What is Polycythemia Vera?

Polycythemia vera (PV) is an uncommon blood cancer characterized as a myeloproliferative neoplasm. What this means is that the bone marrow has uncontrolled and abnormal cellular proliferation or growth. This causes the overabundance of cells being created to push out of the bone marrow crowding the vascular system with excess cells. In the case of Polycythemia vera there is an increase in Red Blood Cells (erythrocytes) but also White Blood Cells (leukocytes), as well as platelets (thrombocytes). It is most notable that unlike most other blood cancers (such as leukemias) Red Blood Cells are markedly increase, which is a hallmark of the disease. This extreme increase in circulating Red Blood Cells accounts for most of the signs and symptoms seen with Polycythemia vera. Polycythemia in itself means "many cells in the blood". Erythrocytosis is another term for Polycythemia. 

In general PV is seen and diagnosed more often in men than women. It is rarely seen in those under 40 years of age and becomes more prevalent as aging continues. In a given year, 1 in 36000 men will be diagnosed with PV, while just 1 in 77,000 women will be diagnosed. Roughly 1 out of 4500 people at any given time will be affected by the disease.

 PV is generally not an inheritable disorder and would not be expected to be passed down through generations. Like most cancers it's inception lies in a somatic genetic mutation that causes the bone marrow to overproduce Red Blood Cells. Being a somatic mutation, this means that the mutation occurred post-conception and was not a genetic mutation present at conception or birth, but as a result of a gene mutating during normal cell replication.

The vast majority of patients with PV have a mutation in the Janus Kinase 2 gene, also known as JAK2. JAK2 is an important protein involved in cell signaling. It is involved with regulating cell growth and replication as well as regulating cell production with the confines of the bone marrow. A mutation in this gene is like essentially losing the ability to say STOP! Without the ability of JAK2 to regulate cell production, the cells grow and divide and create more and more cells without cease. Cells continue to be made even in absence of erythropoietin, the hormone responsible for signaling that more RBCs should be produced. 

Care must be taken not to diagnose the etiology of polycythemia (or erythrocytosis) incorrectly. Polycythemia refers to a general condition in which the overall Red Blood Cell mass is increased within the patients circulation. Polycythemia vera refers to the malignant overproduction of cells within the bone marrow, a cancerous process. Vera in Latin translates to "True". So Polycythemia vera is a true polycythemia caused by a malignant cancerous process and could also be referred to as PRIMARY Polycythemia. Secondary polycythemia may occur, causing increased Red Blood Cell and Hemoglobin counts, but is not related to a cancerous process.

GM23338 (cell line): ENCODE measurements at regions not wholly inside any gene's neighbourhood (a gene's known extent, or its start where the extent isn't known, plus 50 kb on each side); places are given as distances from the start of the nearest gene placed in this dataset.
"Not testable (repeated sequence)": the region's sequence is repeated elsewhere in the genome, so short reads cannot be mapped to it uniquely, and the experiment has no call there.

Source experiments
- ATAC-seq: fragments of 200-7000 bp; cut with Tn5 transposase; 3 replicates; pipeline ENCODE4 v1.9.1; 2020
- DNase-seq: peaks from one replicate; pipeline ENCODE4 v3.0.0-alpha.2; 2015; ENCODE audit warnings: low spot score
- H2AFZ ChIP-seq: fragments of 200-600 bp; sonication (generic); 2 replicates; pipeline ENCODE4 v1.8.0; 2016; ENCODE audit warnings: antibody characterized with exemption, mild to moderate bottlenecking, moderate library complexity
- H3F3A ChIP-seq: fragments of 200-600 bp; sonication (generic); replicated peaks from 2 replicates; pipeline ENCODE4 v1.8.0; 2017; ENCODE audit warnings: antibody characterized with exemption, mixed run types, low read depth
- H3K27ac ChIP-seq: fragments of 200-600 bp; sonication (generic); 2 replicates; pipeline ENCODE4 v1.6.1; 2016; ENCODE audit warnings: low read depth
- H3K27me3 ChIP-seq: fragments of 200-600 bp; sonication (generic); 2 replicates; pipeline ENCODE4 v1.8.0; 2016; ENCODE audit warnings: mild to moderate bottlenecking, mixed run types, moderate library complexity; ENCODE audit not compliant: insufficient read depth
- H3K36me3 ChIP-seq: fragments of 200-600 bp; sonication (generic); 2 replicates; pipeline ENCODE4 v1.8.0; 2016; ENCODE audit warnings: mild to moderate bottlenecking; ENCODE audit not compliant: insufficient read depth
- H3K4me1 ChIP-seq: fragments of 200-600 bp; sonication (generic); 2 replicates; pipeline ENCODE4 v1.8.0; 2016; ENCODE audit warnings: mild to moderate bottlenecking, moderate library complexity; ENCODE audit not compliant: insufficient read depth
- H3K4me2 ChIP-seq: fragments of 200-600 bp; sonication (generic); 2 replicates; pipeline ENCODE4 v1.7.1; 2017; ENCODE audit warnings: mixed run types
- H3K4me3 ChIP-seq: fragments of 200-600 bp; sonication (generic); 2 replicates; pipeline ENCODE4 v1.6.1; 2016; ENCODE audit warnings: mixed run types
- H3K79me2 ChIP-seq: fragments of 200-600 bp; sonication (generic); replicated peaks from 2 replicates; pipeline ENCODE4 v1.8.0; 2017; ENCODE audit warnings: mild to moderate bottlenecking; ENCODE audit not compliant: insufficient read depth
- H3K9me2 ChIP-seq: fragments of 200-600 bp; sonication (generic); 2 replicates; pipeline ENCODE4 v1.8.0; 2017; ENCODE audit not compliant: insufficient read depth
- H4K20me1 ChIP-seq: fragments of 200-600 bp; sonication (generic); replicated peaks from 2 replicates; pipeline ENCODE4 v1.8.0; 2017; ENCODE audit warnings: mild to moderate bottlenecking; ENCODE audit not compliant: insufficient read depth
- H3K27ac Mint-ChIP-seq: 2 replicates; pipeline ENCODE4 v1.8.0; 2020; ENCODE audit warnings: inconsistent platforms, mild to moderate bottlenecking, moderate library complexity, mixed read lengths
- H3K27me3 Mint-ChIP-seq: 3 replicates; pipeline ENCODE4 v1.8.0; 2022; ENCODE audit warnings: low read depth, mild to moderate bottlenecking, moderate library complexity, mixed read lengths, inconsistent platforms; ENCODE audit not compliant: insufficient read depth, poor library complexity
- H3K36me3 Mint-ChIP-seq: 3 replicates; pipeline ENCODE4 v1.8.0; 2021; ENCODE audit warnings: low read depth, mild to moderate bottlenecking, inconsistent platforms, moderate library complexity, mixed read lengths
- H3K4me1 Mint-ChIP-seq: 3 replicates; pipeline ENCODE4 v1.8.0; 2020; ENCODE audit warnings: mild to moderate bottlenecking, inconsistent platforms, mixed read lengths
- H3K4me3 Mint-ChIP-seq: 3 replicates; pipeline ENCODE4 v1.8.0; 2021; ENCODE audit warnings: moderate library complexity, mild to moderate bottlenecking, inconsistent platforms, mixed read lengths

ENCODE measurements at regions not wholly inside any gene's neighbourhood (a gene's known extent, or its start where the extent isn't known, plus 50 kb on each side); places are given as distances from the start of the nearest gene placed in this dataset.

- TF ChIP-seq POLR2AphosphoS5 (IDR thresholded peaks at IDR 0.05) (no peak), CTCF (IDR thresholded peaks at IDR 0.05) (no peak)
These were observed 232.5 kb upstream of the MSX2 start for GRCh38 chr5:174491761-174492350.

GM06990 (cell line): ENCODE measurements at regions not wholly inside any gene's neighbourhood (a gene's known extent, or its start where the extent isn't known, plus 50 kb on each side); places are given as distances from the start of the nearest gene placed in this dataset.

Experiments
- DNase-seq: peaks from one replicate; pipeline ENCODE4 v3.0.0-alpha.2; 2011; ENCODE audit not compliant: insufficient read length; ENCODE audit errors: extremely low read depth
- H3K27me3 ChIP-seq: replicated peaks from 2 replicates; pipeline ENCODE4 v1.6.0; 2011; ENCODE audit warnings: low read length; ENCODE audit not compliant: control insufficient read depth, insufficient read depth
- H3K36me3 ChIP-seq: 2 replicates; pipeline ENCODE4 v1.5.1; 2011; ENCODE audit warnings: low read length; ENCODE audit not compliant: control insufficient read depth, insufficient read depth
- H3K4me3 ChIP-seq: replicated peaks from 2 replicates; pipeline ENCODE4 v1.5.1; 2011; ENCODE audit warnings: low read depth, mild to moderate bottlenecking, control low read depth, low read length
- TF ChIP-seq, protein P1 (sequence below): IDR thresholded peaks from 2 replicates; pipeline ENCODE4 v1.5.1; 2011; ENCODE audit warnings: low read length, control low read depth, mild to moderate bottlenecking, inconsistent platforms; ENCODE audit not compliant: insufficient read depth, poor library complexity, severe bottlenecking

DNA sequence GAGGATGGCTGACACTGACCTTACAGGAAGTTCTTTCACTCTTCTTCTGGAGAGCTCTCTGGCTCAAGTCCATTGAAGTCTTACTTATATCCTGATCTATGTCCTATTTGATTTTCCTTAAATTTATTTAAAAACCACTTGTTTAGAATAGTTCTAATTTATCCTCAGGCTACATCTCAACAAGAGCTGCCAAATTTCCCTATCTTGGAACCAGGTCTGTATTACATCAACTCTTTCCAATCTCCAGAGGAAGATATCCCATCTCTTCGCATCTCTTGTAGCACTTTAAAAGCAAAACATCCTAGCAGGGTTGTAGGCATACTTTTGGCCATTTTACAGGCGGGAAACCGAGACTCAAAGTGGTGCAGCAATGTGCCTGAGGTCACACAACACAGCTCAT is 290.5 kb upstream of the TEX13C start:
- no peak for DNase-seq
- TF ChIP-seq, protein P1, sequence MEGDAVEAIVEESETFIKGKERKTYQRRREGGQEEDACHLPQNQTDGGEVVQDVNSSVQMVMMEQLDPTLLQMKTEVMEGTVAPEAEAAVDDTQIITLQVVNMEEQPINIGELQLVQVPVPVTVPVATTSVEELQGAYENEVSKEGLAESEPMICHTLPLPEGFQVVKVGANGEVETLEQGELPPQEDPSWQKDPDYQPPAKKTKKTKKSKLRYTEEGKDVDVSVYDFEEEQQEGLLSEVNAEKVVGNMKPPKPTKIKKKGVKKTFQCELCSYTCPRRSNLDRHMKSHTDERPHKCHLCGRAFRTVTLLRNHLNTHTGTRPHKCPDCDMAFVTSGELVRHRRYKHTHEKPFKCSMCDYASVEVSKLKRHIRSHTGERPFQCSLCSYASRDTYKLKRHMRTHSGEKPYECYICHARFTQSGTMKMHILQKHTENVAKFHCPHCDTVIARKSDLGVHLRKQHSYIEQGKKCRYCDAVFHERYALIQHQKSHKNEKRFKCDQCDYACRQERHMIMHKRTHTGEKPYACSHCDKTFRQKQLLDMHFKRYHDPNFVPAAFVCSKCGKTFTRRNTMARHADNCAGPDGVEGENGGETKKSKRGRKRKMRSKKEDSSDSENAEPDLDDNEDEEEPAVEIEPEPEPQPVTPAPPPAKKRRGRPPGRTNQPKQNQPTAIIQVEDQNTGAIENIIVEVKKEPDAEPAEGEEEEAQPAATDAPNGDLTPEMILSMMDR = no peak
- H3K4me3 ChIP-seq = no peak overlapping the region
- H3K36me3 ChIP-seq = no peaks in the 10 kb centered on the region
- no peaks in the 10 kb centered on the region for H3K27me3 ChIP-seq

Non-cancerous polycythemia/erythrocytosis can be caused by other factors that cause erythropoietin to be made, which is a hormone that tells the bone marrow to stimulate bone marrow. Conditions such as sleep apnea or COPD in which oxygen enters the blood at a lower rate, could trigger the body to produce more Red Blood Cells. Smoking, Alcohol use, diuretics can sometimes cause an Apparent Polycythemia. Chronic dehydration can also cause an apparent polycythemia, as the liquid portion of blood (plasma) is reduced. 

Rusfertide (PTG-300)

Rusfertide is an exciting new therapy aimed at patients with phlebotomy-dependent Polycythemia Vera. It is made by Protagonist Therapeutics and also goes by its inside name PTG-300. Rusfertide functions as a hepcidin mimetic, which means it mimics the function of the hormone Hepcidin. Hepcidin helps to control the levels of usable iron in the blood by regulating iron metabolism, storage, and absorption. This is important because many patients with Polycythemia vera have a secondary iron-deficiency as a result of increased erythropoiesis. Iron is being constantly used up to create Red Blood Cells in PV patients, leaving them with a deficiency in iron as a result. 

Blood donation, or in the case of case of PV patients, therapeutic phlebotomy, can worsen iron deficiency. Rusfertide can potentially eliminate the need for regular therapeutic phlebotomy and has been shown to help keep PV patient's hematocrits at or below 45%. This is due to Rusfertide's Hepcidin function, inhibiting the abundance of available iron, thus preventing the overproduction of Red Blood Cells since iron is required for Red Blood Cells production. 

Eliminating the overproduction of Red Blood Cells and the need for regular therapeutic phlebotomies should also allow PV patients to recover (to some level) from the iron deficiency seen in the disease. 

Rusfertide is still in clinical trial phase, with Phase 3 (NCT05210790) expected to have its study completed by 2025.